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Lesson 25 ADDING AND SUBTRACTING




"5 eighths + 2 eighths = 7 eighths." The denominator of a fraction has but one function, which is to name what we are counting. In this example, we are counting eighths.
Fractions with different denominators To add or subtract fractions, the denominators must be the same. Before continuing, then, the student should know how to convert one fraction 





We choose a common multiple of the denominators because we change a denominator by multiplying it. Lesson 22.
Solution. The lowest common multiple of 3 and 4 is their product, 12. (Lesson 22, Question 4.) We will convert each fraction to an equivalent fraction with denominator 12.
(is contained in) 12 four times. Four times 2 is 8." (In that way, we multiplied both 2 and 3 by the same number, namely 4. See Lesson 22, Question 3.)
times. Three times 1 is 3." (We multiplied both 1 and 4 by 3.) The fact that we say what we do shows again that arithmetic is a spoken skill. In practice, it is necessary to write the common denominator only once:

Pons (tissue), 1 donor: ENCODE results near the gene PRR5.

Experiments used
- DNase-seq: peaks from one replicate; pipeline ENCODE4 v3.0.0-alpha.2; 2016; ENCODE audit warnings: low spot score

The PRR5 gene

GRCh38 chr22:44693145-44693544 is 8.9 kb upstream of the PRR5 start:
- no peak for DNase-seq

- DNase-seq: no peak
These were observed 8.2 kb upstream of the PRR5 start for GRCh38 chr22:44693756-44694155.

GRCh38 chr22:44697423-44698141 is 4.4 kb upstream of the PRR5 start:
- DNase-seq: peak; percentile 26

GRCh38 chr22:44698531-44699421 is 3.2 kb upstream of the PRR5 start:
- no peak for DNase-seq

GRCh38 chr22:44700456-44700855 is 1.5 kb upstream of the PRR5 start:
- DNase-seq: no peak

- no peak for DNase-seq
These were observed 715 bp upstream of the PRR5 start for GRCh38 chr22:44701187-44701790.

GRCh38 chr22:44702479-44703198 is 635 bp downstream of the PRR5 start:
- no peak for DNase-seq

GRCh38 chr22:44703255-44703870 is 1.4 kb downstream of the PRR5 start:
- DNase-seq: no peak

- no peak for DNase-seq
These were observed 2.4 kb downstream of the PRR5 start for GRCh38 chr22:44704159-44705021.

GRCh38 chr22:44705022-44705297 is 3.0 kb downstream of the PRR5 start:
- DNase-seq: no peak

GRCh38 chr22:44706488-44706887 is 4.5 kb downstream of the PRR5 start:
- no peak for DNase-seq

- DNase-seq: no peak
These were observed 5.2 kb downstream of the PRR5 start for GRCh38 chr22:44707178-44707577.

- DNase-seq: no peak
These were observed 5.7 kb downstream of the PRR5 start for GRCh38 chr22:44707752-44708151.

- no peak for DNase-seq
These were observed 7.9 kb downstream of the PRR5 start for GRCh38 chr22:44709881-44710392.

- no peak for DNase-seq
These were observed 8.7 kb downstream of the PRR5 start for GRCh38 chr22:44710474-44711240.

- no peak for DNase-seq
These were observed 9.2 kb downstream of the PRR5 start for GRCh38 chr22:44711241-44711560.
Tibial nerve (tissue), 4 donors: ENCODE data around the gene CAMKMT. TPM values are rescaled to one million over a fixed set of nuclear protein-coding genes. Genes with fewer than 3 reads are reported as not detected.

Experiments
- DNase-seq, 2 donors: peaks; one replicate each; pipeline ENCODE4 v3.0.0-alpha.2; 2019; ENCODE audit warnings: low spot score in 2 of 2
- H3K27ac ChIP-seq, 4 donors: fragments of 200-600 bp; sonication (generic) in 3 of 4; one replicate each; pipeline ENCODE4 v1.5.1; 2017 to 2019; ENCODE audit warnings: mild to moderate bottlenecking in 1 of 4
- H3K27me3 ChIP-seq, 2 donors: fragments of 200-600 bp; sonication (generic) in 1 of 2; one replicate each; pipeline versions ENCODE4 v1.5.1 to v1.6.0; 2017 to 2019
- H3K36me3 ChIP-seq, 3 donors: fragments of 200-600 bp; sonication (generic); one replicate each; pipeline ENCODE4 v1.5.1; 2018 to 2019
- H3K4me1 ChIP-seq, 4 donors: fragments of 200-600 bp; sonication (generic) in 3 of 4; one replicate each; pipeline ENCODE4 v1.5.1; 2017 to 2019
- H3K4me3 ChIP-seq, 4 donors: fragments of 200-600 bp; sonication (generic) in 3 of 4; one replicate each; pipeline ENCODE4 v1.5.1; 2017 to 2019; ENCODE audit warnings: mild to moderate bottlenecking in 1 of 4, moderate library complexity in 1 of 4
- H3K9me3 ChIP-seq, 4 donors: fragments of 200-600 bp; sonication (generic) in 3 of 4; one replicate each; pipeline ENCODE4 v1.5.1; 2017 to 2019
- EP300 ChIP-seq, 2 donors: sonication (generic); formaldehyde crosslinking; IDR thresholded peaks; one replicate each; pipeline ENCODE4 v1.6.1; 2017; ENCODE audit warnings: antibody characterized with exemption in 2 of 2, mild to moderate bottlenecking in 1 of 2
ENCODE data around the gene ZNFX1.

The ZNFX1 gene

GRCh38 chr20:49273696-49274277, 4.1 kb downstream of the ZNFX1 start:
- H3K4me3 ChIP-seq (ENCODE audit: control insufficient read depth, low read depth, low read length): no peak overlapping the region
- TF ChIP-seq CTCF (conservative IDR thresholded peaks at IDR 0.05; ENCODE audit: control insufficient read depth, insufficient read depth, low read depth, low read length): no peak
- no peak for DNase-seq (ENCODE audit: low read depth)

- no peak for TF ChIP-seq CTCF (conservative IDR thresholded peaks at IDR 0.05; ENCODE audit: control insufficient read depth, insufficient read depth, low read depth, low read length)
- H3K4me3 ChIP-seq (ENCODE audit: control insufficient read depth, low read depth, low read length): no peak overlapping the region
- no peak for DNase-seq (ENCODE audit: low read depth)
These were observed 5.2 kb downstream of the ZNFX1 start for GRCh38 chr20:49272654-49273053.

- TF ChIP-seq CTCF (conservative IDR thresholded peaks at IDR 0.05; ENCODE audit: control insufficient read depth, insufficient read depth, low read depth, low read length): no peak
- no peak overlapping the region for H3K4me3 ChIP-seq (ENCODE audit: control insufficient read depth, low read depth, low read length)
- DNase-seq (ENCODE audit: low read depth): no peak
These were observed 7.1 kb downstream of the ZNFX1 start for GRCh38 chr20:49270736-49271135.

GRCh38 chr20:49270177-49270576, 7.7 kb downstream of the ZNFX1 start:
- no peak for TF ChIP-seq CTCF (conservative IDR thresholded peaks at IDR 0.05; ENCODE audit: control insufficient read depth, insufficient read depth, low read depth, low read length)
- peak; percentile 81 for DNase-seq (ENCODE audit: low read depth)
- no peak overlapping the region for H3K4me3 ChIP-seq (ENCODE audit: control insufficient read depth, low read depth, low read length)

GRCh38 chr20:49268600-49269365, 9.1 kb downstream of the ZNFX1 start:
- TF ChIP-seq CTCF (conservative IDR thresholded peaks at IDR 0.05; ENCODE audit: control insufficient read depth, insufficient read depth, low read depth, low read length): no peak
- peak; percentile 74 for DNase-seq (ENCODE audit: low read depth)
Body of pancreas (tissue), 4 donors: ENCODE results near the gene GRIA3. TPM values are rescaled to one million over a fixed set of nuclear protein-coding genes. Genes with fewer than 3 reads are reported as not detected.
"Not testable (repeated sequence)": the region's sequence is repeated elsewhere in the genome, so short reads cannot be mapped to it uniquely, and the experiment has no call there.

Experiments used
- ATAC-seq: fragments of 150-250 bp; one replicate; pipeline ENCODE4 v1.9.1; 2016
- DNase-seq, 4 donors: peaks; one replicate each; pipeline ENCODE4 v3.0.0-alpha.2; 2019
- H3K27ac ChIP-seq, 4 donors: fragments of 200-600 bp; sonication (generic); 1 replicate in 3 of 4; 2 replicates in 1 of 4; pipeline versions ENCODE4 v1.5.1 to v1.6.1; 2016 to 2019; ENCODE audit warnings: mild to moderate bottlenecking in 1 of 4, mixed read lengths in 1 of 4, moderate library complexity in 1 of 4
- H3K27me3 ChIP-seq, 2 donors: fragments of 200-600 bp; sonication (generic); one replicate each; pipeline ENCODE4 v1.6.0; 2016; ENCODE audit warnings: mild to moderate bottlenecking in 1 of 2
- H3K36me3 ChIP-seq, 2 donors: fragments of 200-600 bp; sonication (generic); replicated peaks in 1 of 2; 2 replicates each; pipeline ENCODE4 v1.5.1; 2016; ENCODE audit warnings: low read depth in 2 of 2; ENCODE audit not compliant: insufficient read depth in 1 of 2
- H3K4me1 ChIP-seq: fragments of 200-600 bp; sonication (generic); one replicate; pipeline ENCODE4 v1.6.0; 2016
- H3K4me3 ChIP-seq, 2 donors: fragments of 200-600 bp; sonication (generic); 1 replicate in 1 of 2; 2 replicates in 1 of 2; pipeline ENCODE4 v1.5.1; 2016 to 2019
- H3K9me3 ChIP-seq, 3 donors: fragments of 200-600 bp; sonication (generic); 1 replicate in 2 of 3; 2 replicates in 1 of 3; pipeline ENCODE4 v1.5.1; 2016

Solution. The LCM of 5 and 15 is 15. Therefore,
times. Three times 4 is 12."
denominator 15.
Solution. The LCM of 3, 6, and 12 is 12.
times. Four times 2 is 8."
times. Two times 1 is 2."
denominator 12.
dividing 17 by 12. (Lesson 20.) "12 goes into 17 one (1) time with remainder 5."
Solution. The LCM of 6 and 9 is 18.
Just as 1 is half of 2, so 2 is half of 4. Therefore,
The student should not have to write any problem in which one of
For example,
Example 8. In a recent exam, one eighth of the students got A, two fifths got B, and the rest got C. What fraction got C? Solution. Let 1 represent the whole number of students. Then the question is:
Now,


 
Therefore,
Solution. When the denominators are different, we may arrange the work vertically; although that is not necessary. To add the fractions, the denominators must be the same. The LCM
both terms by 2:
At this point, please "turn" the page and do some Problems. or Continue on to Section 2: Subtracting mixed numbers Introduction  Home  Table of Contents Copyright © 2021 Lawrence Spector Questions or comments? Email: [email protected]